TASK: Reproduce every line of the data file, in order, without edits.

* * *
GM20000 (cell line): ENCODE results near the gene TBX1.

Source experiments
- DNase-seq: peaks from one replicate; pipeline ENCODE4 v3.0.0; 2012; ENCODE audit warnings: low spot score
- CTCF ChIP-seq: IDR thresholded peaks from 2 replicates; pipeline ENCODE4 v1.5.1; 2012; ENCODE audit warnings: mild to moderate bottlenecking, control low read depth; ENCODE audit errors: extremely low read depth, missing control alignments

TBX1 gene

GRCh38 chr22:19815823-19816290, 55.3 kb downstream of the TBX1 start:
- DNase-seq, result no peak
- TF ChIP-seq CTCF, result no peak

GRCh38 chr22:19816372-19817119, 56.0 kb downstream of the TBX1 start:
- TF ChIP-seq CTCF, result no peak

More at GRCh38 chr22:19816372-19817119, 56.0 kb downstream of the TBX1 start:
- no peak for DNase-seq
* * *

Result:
GM20000 (cell line): ENCODE results near the gene TBX1.

Source experiments
- DNase-seq: peaks from one replicate; pipeline ENCODE4 v3.0.0; 2012; ENCODE audit warnings: low spot score
- CTCF ChIP-seq: IDR thresholded peaks from 2 replicates; pipeline ENCODE4 v1.5.1; 2012; ENCODE audit warnings: mild to moderate bottlenecking, control low read depth; ENCODE audit errors: extremely low read depth, missing control alignments

TBX1 gene

GRCh38 chr22:19815823-19816290, 55.3 kb downstream of the TBX1 start:
- DNase-seq, result no peak
- TF ChIP-seq CTCF, result no peak

GRCh38 chr22:19816372-19817119, 56.0 kb downstream of the TBX1 start:
- TF ChIP-seq CTCF, result no peak

More at GRCh38 chr22:19816372-19817119, 56.0 kb downstream of the TBX1 start:
- no peak for DNase-seq